1988 ‘Dissatisfaction with Builders in the Sixteenth Century’, Historic Buildings in Essex number 4 (November 1988), pages 9 -10. (Quotes
extensively from William Horman, 1519).
1991 ‘An Historical Enquiry into the Design and Use of Dovecotes’, Transactions of the Ancient Monuments Society volume 35, pages 89-160 with an Addendum in volume 36, pages 137-8.
(A major study exposing some persistent historical fallacies
A more realistic biological approach to the subject is introduced).
1993 ‘Brentwood Marking in Cornwall’, Historic Buildings in Essex number 7 (September 1993), pages 9-12.
(A carpentry technique
associated with Essex is found in a fort in Cornwall built for King Henry
1994 ‘The Dovecote of Berechurch Hall’, Essex Archaeology and History volume 25 (third series), pages 285-8
(with Kenneth Robins).
(Reconstructs a derelict brick dovecote of circa 1800 near Colchester).
1994 ‘An Eighteenth-Century Dovecote at Stewkley’, Records of Buckinghamshire volume 36, pages 120-8. (About an octagonal
dated 1704 with ornamental brickwork and part of a revolving ladder).
Conservation of Historic Dovecotes’, Journal of Architectural Conservation volume
1, number 2, pages 78 - 96. (Of special
interest to architects and others concerned with the conservation
of dovecotes). ( Click
here for a summary & Back to Return)
1995 ‘Dovecote Design down the Ages’, Farming and Conservation volume 2, number 3 (January 1995), pages 12-5.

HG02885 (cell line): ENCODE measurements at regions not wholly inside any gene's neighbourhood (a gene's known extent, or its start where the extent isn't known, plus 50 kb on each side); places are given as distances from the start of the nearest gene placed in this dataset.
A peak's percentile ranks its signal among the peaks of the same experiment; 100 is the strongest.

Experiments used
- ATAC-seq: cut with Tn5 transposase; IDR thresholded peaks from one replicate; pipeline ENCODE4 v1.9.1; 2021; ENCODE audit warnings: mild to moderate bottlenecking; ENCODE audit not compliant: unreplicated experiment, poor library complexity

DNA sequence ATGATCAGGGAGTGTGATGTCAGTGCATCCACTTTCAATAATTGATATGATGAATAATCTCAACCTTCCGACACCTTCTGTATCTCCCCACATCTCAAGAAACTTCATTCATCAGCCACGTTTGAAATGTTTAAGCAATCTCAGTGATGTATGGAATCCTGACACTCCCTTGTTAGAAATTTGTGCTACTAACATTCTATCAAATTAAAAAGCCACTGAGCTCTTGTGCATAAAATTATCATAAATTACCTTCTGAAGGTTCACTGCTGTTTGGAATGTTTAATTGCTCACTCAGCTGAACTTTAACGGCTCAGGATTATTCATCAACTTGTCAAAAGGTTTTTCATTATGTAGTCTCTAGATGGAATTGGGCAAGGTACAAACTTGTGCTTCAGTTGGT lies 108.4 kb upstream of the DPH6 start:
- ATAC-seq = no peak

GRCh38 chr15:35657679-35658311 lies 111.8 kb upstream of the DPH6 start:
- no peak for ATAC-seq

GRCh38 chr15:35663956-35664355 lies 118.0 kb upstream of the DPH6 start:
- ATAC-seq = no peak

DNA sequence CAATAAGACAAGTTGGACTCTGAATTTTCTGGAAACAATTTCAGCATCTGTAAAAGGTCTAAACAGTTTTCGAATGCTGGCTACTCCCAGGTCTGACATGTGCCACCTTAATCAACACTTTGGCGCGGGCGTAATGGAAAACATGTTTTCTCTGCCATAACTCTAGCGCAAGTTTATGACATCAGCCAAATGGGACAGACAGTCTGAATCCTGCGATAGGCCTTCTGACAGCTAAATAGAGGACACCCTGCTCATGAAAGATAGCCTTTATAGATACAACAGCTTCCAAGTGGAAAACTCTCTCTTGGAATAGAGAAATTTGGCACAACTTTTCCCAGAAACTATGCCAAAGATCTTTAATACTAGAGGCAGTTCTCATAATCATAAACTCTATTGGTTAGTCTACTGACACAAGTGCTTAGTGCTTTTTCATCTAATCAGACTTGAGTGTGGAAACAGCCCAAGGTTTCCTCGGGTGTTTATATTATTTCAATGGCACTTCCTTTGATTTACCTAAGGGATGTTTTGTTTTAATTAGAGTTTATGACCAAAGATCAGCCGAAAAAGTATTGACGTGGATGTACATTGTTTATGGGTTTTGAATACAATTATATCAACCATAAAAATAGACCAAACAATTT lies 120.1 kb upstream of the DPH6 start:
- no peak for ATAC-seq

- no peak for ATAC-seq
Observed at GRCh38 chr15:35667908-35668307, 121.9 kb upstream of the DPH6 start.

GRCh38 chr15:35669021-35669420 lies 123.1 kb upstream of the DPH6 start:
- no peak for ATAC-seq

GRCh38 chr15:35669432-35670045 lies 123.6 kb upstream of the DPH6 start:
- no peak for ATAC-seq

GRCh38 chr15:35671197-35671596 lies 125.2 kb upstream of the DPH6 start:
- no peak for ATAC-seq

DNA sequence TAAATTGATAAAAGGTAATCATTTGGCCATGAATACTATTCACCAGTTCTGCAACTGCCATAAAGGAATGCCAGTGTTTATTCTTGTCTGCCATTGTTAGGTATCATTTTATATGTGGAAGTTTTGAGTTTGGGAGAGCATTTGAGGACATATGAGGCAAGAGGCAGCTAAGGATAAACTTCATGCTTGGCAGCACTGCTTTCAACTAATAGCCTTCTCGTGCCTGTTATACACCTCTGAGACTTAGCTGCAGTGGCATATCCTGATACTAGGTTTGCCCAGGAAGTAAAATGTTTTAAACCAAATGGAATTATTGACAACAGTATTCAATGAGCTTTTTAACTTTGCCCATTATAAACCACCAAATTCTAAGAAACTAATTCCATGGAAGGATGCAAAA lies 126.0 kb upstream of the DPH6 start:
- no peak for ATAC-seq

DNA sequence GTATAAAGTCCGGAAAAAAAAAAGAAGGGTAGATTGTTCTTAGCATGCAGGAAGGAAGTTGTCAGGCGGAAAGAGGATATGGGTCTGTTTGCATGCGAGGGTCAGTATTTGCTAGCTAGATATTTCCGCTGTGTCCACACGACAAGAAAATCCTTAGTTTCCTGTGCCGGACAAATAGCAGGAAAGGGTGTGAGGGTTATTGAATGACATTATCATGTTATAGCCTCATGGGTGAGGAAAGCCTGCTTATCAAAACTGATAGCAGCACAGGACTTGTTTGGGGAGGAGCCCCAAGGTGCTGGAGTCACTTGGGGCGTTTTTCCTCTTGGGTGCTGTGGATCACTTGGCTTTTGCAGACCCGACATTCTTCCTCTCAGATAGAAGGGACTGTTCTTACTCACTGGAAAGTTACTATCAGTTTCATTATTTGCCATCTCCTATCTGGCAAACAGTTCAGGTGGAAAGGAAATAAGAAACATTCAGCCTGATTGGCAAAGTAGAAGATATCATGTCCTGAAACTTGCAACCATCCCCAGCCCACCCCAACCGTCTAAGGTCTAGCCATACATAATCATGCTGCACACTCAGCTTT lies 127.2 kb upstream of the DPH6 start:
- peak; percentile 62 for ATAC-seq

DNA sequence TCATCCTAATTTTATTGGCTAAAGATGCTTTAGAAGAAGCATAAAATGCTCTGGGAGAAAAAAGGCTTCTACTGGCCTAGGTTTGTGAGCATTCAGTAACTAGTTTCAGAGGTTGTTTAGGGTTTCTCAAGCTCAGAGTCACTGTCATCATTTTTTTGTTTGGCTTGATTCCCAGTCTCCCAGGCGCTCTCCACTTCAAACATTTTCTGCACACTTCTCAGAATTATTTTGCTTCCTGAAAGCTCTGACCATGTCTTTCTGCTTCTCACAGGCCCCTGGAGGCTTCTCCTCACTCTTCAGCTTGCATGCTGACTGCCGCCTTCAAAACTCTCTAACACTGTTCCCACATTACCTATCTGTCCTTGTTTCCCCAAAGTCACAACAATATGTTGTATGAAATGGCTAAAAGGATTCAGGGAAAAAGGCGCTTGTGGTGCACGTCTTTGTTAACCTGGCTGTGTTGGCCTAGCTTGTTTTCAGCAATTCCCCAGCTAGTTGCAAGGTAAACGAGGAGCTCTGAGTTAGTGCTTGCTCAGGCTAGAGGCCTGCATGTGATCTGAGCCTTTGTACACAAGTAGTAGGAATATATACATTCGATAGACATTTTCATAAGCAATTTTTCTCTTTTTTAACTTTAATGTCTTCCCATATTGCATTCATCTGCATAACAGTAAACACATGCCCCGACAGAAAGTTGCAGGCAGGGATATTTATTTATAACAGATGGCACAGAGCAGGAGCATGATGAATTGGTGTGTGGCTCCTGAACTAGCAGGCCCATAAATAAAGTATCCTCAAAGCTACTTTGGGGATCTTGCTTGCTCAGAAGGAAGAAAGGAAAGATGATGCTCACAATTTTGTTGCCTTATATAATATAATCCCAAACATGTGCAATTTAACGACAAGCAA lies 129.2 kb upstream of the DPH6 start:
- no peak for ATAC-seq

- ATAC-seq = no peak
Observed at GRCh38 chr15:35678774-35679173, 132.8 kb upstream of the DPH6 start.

1995 ‘Another Thynge Done in Haste’, Historic Buildings in Essex number 9 (September 1995), pages 9 - 11.
(Describes a mistake
made by a royal carpenter in building the roof of the building misleadingly
known as Queen Elizabeth's Hunting Lodge in Chingford, Essex - but in
fact built for Henry VIII in 1543).
1996 ‘The Influence of Rodents on the Design and Construction
of Farm Buildings in Britain, to the mid-nineteenth century’, Journal
of the Historic Farm Buildings Group volume 10, pages 1-28. (A major
study of the dating and effects of the introduction of the brown rat
Rattus norvegicus to Britain in the mid-eighteenth century).
1997 ‘The Dovecote at Hedingham Castle’, Essex Archaeology and History volume 28 (third series), pages 294-8.
(About an octagonal
brick dovecote dated 1720, altered in the early nineteenth century).
1997 ‘The Origin of Clay Lump in England’, Vernacular Architecture volume 28, pages 57-67. (Relates the origin
of this building technique
to a material first used for the nesting-boxes of dovecotes in the eighteenth
1997 Contributions about carpenter's assembly marks, granaries, dovecotes
and clay lump in: Encyclopaedia of the Vernacular
Architecture of the World (editor Paul Oliver), Cambridge University Press, 1997.
Timber-Framed Dovecote in Suffolk’, Timber
Framing number 52 (June 1999, published by the Timber Framers’ Guild
of America (with Leigh Alston). (Describes
a building of highly unusual timber construction).
and Pigeons in English Law’, Transactions
of the Ancient Monuments Society volume 44, pages 25-50. (Traces
the law on dovecotes from the fourteenth century to the present day.
are available from this address at £3.50 including postage
and packing - within the United Kingdom).
2001 ‘The Dovecote Turret of Hadleigh Deanery’, Proceedings
of the Suffolk Institute of Archaeology and History volume
40 part 1, pages 24-30. (Describes a well-preserved dovecote turret
built in 1495.
Offprints are available at this address at £1.50 including
postage and packing - within the United Kingdom).
2001 ‘Origins of the Dovecote’, Country Life, 8 November 2001, pages 59-61. (Not really about the origins,
more about how dovecotes
were designed and used).
2001 ‘The Abandoned Dovecotes and Pigeon-lofts of Almeria’, Journal of the Historic Farm Buildings Group volume 14, pages 3-8. (Almeria